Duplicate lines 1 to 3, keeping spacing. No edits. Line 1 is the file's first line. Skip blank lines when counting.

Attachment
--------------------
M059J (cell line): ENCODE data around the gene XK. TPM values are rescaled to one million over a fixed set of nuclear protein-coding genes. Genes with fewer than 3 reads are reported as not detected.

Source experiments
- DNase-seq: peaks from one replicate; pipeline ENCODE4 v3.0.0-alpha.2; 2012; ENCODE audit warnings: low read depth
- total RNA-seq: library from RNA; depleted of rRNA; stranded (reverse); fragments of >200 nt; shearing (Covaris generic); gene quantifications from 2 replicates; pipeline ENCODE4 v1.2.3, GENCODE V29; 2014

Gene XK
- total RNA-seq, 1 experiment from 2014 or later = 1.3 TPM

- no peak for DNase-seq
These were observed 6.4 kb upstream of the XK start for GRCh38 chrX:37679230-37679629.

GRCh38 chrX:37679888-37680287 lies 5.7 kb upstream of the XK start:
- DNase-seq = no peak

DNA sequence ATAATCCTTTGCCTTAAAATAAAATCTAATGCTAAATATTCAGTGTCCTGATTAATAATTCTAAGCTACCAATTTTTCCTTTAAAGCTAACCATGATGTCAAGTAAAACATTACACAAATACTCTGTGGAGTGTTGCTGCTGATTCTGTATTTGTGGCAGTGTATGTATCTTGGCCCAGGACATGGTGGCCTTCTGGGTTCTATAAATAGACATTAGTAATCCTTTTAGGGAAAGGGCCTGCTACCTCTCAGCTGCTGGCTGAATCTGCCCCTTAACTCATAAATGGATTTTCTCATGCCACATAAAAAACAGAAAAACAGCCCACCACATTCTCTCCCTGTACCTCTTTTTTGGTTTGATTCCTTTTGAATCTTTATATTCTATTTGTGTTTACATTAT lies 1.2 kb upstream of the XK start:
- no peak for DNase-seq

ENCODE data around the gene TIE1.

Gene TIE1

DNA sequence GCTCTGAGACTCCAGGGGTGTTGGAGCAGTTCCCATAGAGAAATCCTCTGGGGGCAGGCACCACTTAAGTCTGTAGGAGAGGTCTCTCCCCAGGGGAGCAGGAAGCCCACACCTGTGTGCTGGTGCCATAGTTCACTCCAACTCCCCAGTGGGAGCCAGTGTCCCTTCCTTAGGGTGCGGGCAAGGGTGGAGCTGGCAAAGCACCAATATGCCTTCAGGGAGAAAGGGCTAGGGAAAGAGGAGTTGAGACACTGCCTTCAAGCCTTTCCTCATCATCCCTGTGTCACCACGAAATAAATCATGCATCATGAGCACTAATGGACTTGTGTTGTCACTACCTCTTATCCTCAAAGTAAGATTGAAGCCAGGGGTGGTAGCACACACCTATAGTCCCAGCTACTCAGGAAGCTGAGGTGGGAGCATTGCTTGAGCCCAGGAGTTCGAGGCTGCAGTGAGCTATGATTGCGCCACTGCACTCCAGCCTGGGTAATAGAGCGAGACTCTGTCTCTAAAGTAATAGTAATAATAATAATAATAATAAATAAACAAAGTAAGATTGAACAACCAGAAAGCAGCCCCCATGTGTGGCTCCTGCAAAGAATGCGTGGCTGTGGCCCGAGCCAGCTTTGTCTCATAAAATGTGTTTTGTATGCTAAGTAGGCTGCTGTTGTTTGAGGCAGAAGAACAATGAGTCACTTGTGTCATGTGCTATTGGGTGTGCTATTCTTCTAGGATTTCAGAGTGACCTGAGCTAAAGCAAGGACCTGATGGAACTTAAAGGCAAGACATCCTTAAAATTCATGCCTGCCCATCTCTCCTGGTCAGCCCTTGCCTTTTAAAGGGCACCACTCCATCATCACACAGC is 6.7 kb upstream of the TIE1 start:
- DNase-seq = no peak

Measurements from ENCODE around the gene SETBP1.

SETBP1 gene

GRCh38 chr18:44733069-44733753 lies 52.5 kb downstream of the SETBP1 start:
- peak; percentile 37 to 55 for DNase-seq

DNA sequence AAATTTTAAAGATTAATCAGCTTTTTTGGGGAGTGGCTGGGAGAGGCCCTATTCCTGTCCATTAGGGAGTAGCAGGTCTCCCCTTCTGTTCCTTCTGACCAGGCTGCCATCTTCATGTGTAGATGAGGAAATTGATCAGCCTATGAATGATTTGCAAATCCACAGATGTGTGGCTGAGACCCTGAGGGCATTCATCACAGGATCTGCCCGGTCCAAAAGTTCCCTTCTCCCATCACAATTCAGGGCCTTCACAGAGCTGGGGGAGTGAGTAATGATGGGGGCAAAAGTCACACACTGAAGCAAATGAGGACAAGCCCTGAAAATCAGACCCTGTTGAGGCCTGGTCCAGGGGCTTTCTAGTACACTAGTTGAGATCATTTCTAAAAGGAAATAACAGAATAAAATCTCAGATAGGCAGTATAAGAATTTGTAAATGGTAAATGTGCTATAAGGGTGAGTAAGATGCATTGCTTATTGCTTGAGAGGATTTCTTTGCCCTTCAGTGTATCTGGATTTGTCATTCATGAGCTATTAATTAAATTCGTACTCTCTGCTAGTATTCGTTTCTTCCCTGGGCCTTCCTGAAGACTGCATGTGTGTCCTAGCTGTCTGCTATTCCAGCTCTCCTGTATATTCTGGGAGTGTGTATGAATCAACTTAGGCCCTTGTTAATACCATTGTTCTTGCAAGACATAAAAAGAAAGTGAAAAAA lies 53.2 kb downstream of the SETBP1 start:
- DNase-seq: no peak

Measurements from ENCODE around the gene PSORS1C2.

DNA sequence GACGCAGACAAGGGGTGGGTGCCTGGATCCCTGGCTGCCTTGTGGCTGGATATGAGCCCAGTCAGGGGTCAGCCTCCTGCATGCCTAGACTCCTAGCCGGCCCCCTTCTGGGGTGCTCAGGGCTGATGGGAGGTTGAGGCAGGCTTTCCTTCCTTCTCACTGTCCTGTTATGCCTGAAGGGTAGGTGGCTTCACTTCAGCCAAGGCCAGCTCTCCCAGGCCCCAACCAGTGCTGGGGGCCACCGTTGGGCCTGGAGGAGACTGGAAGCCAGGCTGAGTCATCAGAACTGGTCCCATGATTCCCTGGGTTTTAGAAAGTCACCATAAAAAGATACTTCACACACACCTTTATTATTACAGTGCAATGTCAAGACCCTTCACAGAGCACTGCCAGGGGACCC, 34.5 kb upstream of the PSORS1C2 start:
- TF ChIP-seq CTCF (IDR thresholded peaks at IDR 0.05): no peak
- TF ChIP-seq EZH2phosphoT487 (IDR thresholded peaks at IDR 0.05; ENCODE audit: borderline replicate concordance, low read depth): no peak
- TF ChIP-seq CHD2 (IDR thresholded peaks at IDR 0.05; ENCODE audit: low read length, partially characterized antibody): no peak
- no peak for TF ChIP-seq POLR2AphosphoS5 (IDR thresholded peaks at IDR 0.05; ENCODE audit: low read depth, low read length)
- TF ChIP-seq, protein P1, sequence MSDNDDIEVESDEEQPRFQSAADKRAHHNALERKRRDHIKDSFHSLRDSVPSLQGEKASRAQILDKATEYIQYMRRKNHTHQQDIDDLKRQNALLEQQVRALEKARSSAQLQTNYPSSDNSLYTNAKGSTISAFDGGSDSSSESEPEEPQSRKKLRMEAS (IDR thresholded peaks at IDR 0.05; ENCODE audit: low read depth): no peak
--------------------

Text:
M059J (cell line): ENCODE data around the gene XK. TPM values are rescaled to one million over a fixed set of nuclear protein-coding genes. Genes with fewer than 3 reads are reported as not detected.

Source experiments
- DNase-seq: peaks from one replicate; pipeline ENCODE4 v3.0.0-alpha.2; 2012; ENCODE audit warnings: low read depth